All but one of the winning projects from the second round of the government’s Contracts for difference subsidy scheme have signed their contracts.
The Redruth energy-from-waste plant was the only successful project not to sign a contract within the allotted ten-day window since the auction, according to the Low Carbon Contracts Company (LCCC).
Ten winning projects have signed a total of 16 CfDs. The developments include: three offshore wind farms, each with three phases and three corresponding contracts; five energy-from-waste (EfW) schemes; and two biomass projects with combined heat and power.
LCCC chief executive Neil McDermott said: “We are delighted to welcome these new projects, which increase the total low carbon capacity of our portfolio to over 13GW, meaning projects with CfDs could be powering around 14 million homes by the end of 2025.”
The first major deadline for the projects will be the milestone delivery date in October 2018.
“To get through that, they can either spend ten per cent of the total pre-commissioning costs – that’s an amount provided in the contract – or they have to go down what’s called the project commitments route,” McDermott told Utility Week.
“That includes signing a number of major contracts for the project. After that they have a target commissioning window.”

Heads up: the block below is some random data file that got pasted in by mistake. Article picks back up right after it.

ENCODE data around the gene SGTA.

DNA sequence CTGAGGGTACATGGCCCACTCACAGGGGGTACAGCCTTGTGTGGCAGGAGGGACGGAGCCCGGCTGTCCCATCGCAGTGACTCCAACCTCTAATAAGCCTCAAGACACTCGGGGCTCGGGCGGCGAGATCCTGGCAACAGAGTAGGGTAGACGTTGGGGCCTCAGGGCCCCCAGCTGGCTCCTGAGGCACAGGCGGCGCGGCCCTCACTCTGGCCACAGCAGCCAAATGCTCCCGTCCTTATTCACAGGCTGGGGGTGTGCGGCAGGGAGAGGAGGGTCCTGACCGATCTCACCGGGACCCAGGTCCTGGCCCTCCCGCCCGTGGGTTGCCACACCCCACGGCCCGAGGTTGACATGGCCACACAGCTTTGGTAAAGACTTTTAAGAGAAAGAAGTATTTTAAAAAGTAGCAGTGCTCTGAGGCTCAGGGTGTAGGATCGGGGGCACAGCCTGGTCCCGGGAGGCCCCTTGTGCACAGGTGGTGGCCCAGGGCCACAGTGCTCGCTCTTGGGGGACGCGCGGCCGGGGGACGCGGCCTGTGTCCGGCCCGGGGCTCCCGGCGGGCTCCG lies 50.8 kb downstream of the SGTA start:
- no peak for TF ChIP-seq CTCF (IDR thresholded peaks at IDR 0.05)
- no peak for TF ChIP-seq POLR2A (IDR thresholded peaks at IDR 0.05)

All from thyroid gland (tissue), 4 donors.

“One of the things we encourage them to do is get an early start and not leave it,” he added. “We’ll be working with them to make sure that they understand exactly what they’ve got to do.”
McDermott welcomed the low strike prices achieved by offshore wind projects in the second auction in September, saying: “It’s good news for the CfD. It shows there’s a high level of interest; good competition. It’s an investable contract.”
LCCC head of strategy Ruth Herbert remarked: “As the price comes down, you hear people saying: is there going to be market stabilisation CfD? Can you have CfD which is the same price as the market?
“Let’s see, because I don’t think that means you don’t need a CfD necessarily. What we hear is that the CfD is crucial to securing finance and at lower costs, which is good for consumers.”
Herbert added that the process has been running smoothly and the LCCC’s efforts to make improvements have been mainly focused around tightening up guidance: “In a number of areas, we’ve established guidance which is based on what we learnt in the first round. We’ve made it a lot easier for second round applicants because we’ve got that all ready.
“They don’t have to sign a contract and then think what’s next, because they now know what’s coming next.”
Redruth EfW turned down its contract having secured the lowest strike price in the auction at just £40/MWh.
Explaining the decision, the company said in a statement: “Following a change in selected technology, Redruth EfW are now developing a project which is not eligible for support under the CfD”.